Event Title

Paper Session 5-A: New Perspectives

Location

Euler 100

Start Date

4-6-2016 9:15 AM

Description

"C.S. Lewis and Christian Post-modernism: Jewish Laughter Reversed" - Kyoko Yuasa

C. S. Lewis's Till We Have Faces (1956), a tragedy about a queen who fails in her search for self-fulfillment, initially appears to be a no laughing matter. however, Lewis's last novel can be read as a comedy in which Jewish humor is reversed into Christian joy. Although G. K. Chesterton's influence on Lewis's comical expression has been studied at some length, the impact of Joy Davidman and Jewish culture on Lewis's idea of laughter has not yet been explored sufficiently, even though she was deeply involved in the editing of Till We Have Faces. This presentation will compare Lewis's concepts of humor, Jewish and Christian, in his Reflections on the Psalms (1958), evaluate Davidman's imprint on Till We Have Faces, and conclude that Lewis is a writer of Christian Postmodernism, reversing into the completion of the Gospel and retelling mythologies in the style of postmodernist literature.

"A Beast's Best Friend: Interspecies Friendship in the Fiction of C. S. Lewis" - Edwin Woodruff Tait

"The Inklings and Race: Whiteness, Mythology, and Jesus" - Andrew T. Draper

How do Narnia and Middle earth affect our appraisal of the Inklings' views on race? This paper will asses the manner in which the Occidental mythology appropriated by Lewis and Tolkien influenced a subtle yet prevalent hierarchical racialized schema in their mythical narratives. While resisting the blanket post-colonial critique of Western Christian writings as necessarily inherently racist, this paper explores the aesthetic imaginary at work in the Inklings' views of the world to situate them as people of their times and traditions.

Drawing on the theological race theory of Willie James Jennings and J. Kameron Carter, this paper will claim the the supersessionism (the view that the Church has replaced Israel) is at the heart of Western theology's often problematic views on theological anthropology, particularly in relation to the question of race. While demonstrating the ways in which Lewis' and Tolkien's visions often channeled this trajectory, this paper will explore the manner in which modernity has presented Jesus as a "cultural reflex" Christ. It will conclude with a vision of a presented scandalous mutual convergence in the flesh of the Jewish Jesus of Nazareth, a vision for reconciliation that resists the assimilationist structures of whiteness.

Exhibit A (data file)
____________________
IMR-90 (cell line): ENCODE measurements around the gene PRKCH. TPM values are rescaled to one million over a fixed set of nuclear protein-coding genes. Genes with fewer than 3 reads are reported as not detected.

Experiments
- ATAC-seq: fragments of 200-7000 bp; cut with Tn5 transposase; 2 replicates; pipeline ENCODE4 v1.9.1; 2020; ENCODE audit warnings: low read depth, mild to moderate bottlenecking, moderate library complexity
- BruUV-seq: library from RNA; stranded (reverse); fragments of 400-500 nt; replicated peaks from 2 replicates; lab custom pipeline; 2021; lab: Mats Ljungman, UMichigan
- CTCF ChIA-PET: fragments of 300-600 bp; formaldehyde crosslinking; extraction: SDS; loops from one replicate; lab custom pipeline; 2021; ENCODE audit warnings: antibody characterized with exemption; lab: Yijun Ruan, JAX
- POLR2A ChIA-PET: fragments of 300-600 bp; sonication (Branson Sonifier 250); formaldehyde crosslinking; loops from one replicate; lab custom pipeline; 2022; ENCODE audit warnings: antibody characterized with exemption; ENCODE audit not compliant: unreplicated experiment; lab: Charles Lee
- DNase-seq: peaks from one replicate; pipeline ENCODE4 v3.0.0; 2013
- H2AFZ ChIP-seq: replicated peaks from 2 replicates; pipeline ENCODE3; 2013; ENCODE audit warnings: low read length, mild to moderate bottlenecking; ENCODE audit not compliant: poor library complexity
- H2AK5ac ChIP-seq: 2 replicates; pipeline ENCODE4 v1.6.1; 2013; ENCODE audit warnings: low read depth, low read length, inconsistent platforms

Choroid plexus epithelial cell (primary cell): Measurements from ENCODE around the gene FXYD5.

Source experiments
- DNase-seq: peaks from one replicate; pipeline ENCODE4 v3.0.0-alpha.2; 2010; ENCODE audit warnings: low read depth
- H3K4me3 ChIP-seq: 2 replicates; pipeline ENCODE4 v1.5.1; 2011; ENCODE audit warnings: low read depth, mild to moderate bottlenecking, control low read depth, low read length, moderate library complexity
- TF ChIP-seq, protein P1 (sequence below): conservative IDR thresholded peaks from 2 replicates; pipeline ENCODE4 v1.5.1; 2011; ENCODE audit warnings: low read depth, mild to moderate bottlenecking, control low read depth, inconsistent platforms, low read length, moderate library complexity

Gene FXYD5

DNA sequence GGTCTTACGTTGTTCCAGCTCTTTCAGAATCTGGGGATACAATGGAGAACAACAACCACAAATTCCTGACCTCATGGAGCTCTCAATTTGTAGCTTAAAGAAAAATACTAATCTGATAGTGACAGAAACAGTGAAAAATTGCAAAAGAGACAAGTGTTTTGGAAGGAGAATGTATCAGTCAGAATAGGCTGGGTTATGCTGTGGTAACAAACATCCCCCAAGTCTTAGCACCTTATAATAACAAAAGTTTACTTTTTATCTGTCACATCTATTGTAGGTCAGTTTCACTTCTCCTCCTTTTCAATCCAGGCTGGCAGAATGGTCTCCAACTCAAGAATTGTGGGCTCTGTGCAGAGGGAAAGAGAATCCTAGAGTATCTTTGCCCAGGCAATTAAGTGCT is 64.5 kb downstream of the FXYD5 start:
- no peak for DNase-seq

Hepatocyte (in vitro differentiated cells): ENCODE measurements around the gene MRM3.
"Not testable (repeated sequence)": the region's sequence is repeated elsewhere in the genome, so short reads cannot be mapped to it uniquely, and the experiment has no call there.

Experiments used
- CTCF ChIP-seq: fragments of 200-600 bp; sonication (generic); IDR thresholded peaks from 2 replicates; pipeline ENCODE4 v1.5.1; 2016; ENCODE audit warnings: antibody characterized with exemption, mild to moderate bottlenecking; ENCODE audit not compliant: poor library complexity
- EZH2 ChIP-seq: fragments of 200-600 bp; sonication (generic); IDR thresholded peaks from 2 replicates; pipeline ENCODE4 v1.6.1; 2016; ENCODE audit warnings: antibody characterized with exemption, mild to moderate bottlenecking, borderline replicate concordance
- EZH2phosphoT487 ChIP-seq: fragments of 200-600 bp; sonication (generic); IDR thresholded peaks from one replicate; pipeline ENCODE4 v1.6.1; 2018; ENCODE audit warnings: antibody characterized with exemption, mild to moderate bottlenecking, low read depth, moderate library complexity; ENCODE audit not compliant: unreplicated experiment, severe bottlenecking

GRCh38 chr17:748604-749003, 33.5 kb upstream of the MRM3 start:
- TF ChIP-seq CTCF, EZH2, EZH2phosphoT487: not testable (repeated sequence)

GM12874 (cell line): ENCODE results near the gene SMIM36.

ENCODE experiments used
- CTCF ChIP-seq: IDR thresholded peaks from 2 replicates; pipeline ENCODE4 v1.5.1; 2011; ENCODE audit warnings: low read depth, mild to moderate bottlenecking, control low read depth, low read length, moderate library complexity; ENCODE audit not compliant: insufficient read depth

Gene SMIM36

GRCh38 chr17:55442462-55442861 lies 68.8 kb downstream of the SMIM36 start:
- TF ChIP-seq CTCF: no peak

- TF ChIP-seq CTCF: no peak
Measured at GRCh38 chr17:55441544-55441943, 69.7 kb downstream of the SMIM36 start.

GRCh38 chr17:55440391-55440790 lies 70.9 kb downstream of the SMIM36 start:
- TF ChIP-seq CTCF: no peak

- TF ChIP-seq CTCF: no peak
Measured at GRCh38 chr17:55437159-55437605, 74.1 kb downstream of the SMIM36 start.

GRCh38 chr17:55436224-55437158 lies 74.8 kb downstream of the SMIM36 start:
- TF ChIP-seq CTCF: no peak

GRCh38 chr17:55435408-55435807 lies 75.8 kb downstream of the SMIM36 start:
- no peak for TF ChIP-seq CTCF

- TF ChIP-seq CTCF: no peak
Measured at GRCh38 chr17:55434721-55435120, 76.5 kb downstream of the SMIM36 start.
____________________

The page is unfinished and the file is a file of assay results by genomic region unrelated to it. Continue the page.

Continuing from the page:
Event Type

Paper

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Jun 4th, 9:15 AM

Paper Session 5-A: New Perspectives

Euler 100

"C.S. Lewis and Christian Post-modernism: Jewish Laughter Reversed" - Kyoko Yuasa

C. S. Lewis's Till We Have Faces (1956), a tragedy about a queen who fails in her search for self-fulfillment, initially appears to be a no laughing matter. however, Lewis's last novel can be read as a comedy in which Jewish humor is reversed into Christian joy. Although G. K. Chesterton's influence on Lewis's comical expression has been studied at some length, the impact of Joy Davidman and Jewish culture on Lewis's idea of laughter has not yet been explored sufficiently, even though she was deeply involved in the editing of Till We Have Faces. This presentation will compare Lewis's concepts of humor, Jewish and Christian, in his Reflections on the Psalms (1958), evaluate Davidman's imprint on Till We Have Faces, and conclude that Lewis is a writer of Christian Postmodernism, reversing into the completion of the Gospel and retelling mythologies in the style of postmodernist literature.

"A Beast's Best Friend: Interspecies Friendship in the Fiction of C. S. Lewis" - Edwin Woodruff Tait

"The Inklings and Race: Whiteness, Mythology, and Jesus" - Andrew T. Draper

How do Narnia and Middle earth affect our appraisal of the Inklings' views on race? This paper will asses the manner in which the Occidental mythology appropriated by Lewis and Tolkien influenced a subtle yet prevalent hierarchical racialized schema in their mythical narratives. While resisting the blanket post-colonial critique of Western Christian writings as necessarily inherently racist, this paper explores the aesthetic imaginary at work in the Inklings' views of the world to situate them as people of their times and traditions.

Drawing on the theological race theory of Willie James Jennings and J. Kameron Carter, this paper will claim the the supersessionism (the view that the Church has replaced Israel) is at the heart of Western theology's often problematic views on theological anthropology, particularly in relation to the question of race. While demonstrating the ways in which Lewis' and Tolkien's visions often channeled this trajectory, this paper will explore the manner in which modernity has presented Jesus as a "cultural reflex" Christ. It will conclude with a vision of a presented scandalous mutual convergence in the flesh of the Jewish Jesus of Nazareth, a vision for reconciliation that resists the assimilationist structures of whiteness.